Bisso’s new tractor tug: Tier 4 and Subchapter M

New Orleans-based Bisso Towboat Co. Inc. operates a fleet of 12 tugs with a new one set to be delivered in October. Bisso Towboat concentrates on assisting oceangoing vessels on the Mississippi River and Inner Harbor Navigational Canal. Bisso’s current president, Scott Slatten, is the fifth generation to run the company.

Bisso built the 98’x34’ Liz Alma in 1991 at Main Iron Works (MIW), Houma, La. The Liz was the first new tug the company designed specifically for ocean ship assist (The Liz Alma was sold to Robbins Maritime in 2017). Then in 1999, Bisso started construction of the first of seven tractor tugs at Main Iron that has become the backbone of the company. The 98′ design is very stable and sized perfectly for docking and undocking ships on the Mississippi River, in some tight spots. In fact, Bisso liked the design so much the company continued to build tractor tugs with similar hulls with a few changes for crew comfort and compliance. All of Bisso Towboat’s newbuilds have been built at Main Iron.

When it came time to build the eighth tractor tug, it was not as simple as picking up the phone and placing the order. This was due to increased bollard pull requirements and changes in regulations concerning EPA emissions and Subchapter M.

It would become a challenge and a journey that Bisso and Main Iron embarked upon together. The challenge was to find the solution to comply with EPA’s Tier 4 strict emissions regulations, the Coast Guard’s Subchapter M requirements, and an increase in the bollard pull from 60 to 75 tons. Then the trick was to fit everything within the 98’ hull. The result was the Andrew S, which Main Iron delivered to Bisso in late November. The 6,008-hp Andrew S is the first Tier 4 ASD tractor tug built for use on the Mississippi River. It’s also the fourth new ASD tractor tug built by Main Iron Works for Bisso Towboat in the past five years.

“It will be very similar structurally and from a profile to our last newbuild, Liz Healy, as the vast majority of the changes will be in the engine room for the SCR system and larger Z-drives and a larger bow winch and bow staple to accommodate the increased horsepower/bollard pull,” Slatten said last year. “Beyond that, we were able to pretty much use our existing design with some minor changes in tankage and hull and the above.”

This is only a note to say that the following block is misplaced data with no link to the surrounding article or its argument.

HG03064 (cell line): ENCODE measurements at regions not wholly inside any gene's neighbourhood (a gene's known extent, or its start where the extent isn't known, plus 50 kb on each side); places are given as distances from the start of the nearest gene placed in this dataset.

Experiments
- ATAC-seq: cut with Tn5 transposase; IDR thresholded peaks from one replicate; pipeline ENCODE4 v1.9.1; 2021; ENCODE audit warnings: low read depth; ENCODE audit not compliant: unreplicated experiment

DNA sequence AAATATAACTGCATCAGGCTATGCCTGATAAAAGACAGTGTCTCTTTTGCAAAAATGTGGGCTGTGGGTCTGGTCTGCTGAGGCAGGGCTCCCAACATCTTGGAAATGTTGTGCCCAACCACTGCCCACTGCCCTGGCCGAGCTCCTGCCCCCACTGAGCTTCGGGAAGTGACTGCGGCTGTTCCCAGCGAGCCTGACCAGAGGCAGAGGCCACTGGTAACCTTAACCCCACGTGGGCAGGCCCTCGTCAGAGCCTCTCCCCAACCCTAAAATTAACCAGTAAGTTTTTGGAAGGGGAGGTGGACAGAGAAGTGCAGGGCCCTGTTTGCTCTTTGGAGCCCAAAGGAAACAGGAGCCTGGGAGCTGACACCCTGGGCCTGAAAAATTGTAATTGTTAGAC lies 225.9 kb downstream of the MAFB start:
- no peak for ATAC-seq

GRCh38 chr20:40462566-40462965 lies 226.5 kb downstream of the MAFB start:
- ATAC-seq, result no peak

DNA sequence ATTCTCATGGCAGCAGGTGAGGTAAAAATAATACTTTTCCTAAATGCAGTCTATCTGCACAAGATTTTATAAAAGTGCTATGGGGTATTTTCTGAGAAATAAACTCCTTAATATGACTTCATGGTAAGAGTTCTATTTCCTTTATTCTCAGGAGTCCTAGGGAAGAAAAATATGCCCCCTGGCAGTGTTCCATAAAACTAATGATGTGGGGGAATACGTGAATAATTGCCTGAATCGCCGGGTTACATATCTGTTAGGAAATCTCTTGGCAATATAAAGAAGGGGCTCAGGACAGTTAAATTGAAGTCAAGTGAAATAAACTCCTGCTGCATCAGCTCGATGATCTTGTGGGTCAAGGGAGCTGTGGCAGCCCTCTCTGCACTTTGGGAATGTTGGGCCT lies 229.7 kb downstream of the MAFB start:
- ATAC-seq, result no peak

Bisso's new tractor tug will have bigger engines, Z-drives, bow winch and staple compared to its last newbuild, Liz Healy. Bisso Towboat photo

Bisso’s new tractor tug has bigger engines, Z-drives, bow winch and staple compared to its last newbuild, the Liz Healy. Bisso Towboat photo

Bisso’s senior captain and vice president of training, Jonathan Davis, worked closely with Main Iron’s Benny Cenac and naval architect Ashraf Degedy, and Caterpillar’s Charlson Smith on the Andrew S. Davis, Cenac and Smith will share their story at the International WorkBoat Show Dec. 4, part of the Tugs and Coastal Towing conference program.

WorkBoat sat down with the team that collaborated on the project to get a preview of their presentation.

WorkBoat: Capt. Davis, you were faced with two different compliance issues when you decided to build the Andrew S, the EPA’s Tier 4 emissions standards and the Coast Guard’s Subchapter M regulations. How did you approach the building process given the new regs?

Davis: There were actually three issues to deal with — more bollard pull, EPA’s required Tier 4 technology and compliance with the Sub M regulations. They had to be addressed together. The propulsion solution that we chose would mean different modifications to the vessel to meet Subchapter M.

WB: What propulsion system did you go with and how did you decide?